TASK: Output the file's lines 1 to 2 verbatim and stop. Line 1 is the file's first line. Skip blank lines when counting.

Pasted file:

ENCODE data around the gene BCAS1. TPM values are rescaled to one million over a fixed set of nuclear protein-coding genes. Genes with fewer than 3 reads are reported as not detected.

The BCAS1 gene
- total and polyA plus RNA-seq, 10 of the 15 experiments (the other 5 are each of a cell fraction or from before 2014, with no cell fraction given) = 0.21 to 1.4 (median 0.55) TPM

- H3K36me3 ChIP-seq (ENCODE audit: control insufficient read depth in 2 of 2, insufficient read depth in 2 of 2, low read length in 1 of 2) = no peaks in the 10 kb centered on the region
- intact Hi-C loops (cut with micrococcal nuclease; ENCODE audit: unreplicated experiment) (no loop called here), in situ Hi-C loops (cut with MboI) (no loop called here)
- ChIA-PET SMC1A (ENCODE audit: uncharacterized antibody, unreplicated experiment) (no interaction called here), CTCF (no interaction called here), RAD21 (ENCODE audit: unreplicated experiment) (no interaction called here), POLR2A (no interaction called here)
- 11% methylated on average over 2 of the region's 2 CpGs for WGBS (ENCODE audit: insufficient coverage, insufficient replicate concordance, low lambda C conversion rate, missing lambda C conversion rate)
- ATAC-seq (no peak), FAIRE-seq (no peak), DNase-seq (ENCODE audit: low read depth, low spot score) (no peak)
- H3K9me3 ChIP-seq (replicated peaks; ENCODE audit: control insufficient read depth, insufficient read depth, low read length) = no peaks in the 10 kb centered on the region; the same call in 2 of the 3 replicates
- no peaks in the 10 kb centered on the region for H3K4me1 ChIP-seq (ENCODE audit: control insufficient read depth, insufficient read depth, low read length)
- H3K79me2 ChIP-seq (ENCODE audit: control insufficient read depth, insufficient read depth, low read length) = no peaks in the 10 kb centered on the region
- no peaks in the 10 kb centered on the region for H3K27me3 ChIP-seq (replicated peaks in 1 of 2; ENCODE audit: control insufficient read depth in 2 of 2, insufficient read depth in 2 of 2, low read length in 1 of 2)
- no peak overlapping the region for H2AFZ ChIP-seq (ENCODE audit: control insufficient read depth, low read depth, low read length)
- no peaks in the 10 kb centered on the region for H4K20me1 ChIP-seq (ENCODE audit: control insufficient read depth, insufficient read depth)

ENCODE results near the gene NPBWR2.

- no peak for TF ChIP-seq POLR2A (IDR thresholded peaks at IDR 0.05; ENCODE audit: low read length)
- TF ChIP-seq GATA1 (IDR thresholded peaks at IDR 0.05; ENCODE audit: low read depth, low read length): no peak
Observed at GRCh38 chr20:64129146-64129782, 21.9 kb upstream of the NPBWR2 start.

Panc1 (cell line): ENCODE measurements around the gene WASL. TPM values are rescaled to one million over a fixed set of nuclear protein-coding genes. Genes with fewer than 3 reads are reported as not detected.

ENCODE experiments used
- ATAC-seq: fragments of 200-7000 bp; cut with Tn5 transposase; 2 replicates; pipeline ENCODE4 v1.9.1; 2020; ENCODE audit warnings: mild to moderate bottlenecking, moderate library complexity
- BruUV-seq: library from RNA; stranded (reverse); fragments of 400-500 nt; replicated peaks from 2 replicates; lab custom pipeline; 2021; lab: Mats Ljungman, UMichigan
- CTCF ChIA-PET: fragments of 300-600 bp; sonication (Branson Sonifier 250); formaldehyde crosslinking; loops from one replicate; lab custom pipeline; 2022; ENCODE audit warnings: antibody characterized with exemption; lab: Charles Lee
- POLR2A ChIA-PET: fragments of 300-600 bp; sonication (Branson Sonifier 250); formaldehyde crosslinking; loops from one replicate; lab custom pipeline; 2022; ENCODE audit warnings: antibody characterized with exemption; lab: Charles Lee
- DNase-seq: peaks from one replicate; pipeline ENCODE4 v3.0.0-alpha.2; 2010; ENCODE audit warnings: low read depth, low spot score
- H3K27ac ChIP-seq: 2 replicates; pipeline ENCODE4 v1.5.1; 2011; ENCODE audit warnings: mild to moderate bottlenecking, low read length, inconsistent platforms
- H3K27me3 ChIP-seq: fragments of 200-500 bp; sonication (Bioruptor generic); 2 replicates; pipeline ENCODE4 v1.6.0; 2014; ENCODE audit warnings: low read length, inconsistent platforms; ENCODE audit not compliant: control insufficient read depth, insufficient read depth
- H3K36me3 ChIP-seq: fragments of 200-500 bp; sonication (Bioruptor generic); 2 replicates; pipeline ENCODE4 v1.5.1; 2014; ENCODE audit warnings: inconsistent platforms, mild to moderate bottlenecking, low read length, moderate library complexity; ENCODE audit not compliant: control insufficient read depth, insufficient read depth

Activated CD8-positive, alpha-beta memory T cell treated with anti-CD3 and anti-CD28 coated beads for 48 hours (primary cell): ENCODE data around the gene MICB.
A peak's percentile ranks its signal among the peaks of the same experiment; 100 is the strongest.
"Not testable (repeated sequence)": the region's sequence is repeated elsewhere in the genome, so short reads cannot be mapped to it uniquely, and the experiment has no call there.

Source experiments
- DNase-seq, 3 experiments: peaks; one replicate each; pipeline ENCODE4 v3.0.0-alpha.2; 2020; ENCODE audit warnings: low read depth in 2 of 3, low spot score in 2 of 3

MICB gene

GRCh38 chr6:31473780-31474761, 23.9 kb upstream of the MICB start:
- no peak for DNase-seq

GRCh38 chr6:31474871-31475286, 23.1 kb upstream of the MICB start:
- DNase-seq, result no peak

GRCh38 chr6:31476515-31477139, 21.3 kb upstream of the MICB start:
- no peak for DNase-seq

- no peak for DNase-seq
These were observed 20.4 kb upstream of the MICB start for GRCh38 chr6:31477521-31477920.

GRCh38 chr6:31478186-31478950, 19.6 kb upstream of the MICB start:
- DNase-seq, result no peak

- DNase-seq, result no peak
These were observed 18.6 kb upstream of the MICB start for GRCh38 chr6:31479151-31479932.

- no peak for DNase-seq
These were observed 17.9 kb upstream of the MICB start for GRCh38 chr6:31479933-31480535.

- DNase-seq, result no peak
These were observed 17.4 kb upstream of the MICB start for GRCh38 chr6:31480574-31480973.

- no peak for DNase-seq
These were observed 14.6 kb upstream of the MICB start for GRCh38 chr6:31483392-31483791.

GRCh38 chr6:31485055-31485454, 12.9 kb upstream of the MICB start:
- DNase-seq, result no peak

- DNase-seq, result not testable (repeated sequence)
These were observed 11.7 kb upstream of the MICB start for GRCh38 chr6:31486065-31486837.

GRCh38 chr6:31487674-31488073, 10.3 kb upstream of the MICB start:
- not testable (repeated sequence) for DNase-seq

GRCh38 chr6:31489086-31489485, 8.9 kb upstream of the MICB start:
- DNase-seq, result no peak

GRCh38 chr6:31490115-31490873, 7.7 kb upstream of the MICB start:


ENCODE data around the gene BCAS1. TPM values are rescaled to one million over a fixed set of nuclear protein-coding genes. Genes with fewer than 3 reads are reported as not detected.

The BCAS1 gene